This pick boils down to Fade into Antiquity and Brute Suit. I think this pick is relatively close. There are a few things that lead me to take Brute Suit over Fade here. First, It’s simply more likely to make my deck with this current start. Second, Eater of Virtue alongside multiple great blue commons leads me to be less likely to want to pivot into green. And lastly, there’s a chance Oni-Cult Anvil wheels and I have to throw away quite a lot of picks to pivot into Rakdos artifacts. In this case, a filler Vehicle with crew 1 may actually be important.

At this point, I could really be many decks. As expected, I ended up with a good number of playable green cards at the end of Pack 1, opening the door to a green deck just as I outlined at the beginning of this article. However, a Moon-Circuit Hacker wheeled in Pack 1 in a pack that didn’t contain other blue cards, which gives me some confidence that staying blue and assertive could pay off.

This pack has quite a few options, and even an exciting mythic. Take time to review the pool, and then let me know what you would take!

Pack 2, Pick 1

The Picks So Far:

Eater of Virtue Moon-Circuit Hacker Moonsnare Specialist Bronzeplate Boar Go-Shintai of Ancient Wars Brute Suit Jukai Preserver Akki Ember-Keeper Jukai Trainee Jukai Trainee Moon-Circuit Hacker Harmonious Emergence Bearer of Memory Tamiyo's Safekeeping Akki Ronin

The Pack:

Junji, the Midnight Sky Awakened Awareness Banishing Slash Enthusiastic Mechanaut Commune with Spirits Dragonfly Suit Greater Tanuki Heir of the Ancient Fang Moonsnare Specialist Network Disruptor Network Terminal Reckoner Shakedown Tales of Master Seshiro Towashi Songshaper Swamp

The Pick:

Junji, the Midnight Sky is a very powerful mythic rare. Since I picked up some green cards at the end of the draft, it’s not crazy to take it and try to be base Golgari, maybe splashing for some powerful cards already in my pool like Moonsnare Specialist. However, in this case, I don’t think it’s a good idea. Scroll up to the previous decision at Pack 1, Pick 6. Notice anything particular about that pack? There are no black cards! While Junji is a great mythic rare, and I can technically support any secondary color if I choose green as my primary color, taking Junji has a high probability of not working out, so I don’t think you can justify it. Black was not open in Pack 1.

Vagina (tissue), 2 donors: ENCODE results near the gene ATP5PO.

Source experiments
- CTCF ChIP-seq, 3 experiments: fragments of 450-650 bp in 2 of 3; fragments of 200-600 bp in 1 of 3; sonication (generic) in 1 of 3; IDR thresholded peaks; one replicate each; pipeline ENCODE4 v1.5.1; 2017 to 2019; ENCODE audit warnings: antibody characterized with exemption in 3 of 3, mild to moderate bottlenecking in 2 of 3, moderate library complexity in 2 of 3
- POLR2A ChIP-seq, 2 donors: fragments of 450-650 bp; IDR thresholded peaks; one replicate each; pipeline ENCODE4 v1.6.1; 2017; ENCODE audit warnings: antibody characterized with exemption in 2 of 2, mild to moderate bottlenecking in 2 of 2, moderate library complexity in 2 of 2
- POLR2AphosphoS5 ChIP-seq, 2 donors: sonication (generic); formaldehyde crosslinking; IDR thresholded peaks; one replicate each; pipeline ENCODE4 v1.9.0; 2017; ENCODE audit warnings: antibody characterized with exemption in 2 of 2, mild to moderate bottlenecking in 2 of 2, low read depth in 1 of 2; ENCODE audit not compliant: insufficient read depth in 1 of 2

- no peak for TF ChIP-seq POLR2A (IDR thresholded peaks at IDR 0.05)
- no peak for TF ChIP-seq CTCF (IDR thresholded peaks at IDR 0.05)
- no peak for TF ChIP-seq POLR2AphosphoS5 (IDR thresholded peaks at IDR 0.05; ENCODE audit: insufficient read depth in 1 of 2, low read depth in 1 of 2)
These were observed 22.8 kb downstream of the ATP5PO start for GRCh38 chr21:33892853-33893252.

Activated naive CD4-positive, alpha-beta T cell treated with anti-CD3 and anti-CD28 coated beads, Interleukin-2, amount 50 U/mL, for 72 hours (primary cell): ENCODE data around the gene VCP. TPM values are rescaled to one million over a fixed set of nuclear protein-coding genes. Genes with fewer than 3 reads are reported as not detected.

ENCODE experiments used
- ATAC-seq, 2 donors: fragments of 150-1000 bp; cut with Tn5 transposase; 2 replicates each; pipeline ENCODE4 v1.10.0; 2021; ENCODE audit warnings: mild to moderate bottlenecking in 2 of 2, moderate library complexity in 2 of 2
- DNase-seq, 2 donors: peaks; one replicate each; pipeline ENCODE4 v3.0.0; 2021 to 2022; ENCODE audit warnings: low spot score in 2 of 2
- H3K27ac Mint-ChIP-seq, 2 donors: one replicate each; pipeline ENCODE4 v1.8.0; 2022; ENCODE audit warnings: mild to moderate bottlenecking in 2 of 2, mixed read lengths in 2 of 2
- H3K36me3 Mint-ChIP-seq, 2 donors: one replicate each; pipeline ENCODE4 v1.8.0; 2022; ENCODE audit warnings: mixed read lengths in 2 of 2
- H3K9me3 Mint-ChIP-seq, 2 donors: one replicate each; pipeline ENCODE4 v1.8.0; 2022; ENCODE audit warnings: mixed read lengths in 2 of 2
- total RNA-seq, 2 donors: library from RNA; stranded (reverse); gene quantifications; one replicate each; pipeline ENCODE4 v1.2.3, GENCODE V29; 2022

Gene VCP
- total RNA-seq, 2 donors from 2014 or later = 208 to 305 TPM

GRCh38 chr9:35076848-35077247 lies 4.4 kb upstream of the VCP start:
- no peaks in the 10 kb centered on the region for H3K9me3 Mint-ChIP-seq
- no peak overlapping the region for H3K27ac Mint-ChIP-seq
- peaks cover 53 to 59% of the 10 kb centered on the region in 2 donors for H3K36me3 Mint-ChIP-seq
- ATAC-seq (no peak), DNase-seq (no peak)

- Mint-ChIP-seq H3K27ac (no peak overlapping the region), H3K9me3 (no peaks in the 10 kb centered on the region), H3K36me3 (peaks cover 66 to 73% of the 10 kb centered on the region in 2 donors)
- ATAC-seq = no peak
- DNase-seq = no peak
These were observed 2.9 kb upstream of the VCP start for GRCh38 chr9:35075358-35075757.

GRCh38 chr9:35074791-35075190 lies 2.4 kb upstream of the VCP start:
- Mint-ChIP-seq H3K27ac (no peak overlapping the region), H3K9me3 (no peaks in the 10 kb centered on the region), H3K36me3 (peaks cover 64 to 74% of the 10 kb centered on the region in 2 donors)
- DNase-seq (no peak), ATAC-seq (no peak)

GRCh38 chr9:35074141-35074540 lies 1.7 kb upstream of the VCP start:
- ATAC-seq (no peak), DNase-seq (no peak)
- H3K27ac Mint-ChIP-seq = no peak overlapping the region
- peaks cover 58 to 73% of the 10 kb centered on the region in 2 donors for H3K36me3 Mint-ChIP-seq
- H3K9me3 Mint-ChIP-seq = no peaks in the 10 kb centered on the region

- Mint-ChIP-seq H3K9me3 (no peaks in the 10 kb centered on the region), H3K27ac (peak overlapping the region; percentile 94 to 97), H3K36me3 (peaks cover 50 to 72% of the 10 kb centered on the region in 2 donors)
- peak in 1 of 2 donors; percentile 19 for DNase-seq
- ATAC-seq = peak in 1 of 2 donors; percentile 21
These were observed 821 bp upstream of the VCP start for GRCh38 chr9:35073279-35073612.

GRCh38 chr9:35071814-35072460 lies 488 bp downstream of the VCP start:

After recognizing that, the next question is, “What am I most likely to draft from here?” If it’s Simic, this pick is between Commune with Spirits, Greater Tanuki, and Moonsnare Specialist. If it’s Gruul, the correct pick is probably Tales of Master Seshiro as a fantastic Saga that supports modification. And if the answer is Izzet, then the pick is between Enthusiastic Mechanaut, Network Disruptor, and Moonsnare Specialist.

My current opinion is that I’ll either be Simic or Izzet. While Gruul is certainly an option, I’m putting reasonable stock in wheeling that Moon-Circuit Hacker from Pack 1. Simic tends to splash around, and if I am splashing, I think Greater Tanuki is probably the most important pick. But there may be an assertive version that would really want the Moonsnare Specialist. My first conclusion is that Moonsnare Specialist is the safe pick. Regardless of where I end up, that Specialist is going to be a great card. However, that’s not what I took.

I took Network Disruptor and I stand by it. The combo of Network Disruptor and Moon-Circuit Hacker is a one-two-punch that takes blue decks to trophies. My pool already has two copies of Moon-Circuit Hacker, but I don’t have any copies of Network Disruptor. The fact of the matter is I’m most likely to be an aggressive Izzet deck, with a possible artifact theme. Pushing towards that with Network Disruptor maximizes the ceiling of both the best, and most likely, deck that I can draft from this position. While Moonsnare Specialist is an awesome and safe pick, if I don’t end up with Network Disruptor in my Izzet deck, it’s going to be a problem.

Lastly, I think passing Enthusiastic Mechanaut also helps maximize my deck in the end. It’s possible there’s another Izzet drafter, but it’s also possible there’s not. While Mechanaut is probably slightly better than Network Disruptor in my Izzet deck, it’s not by much. Since it has a reasonable chance to wheel, I think it’s better to take the Disruptor.

And let me tell you, I was very happy with that pick. I ended up with three copies of Network Disruptor, and they were amazing. When I played with this deck, it felt like I was playing a different format and I had a massive deck advantage over all of my opponents. I like to think I got the elusive 9-0: a 7-2 trophy where both losses were due to mistakes I made because the deck is pretty difficult to pilot.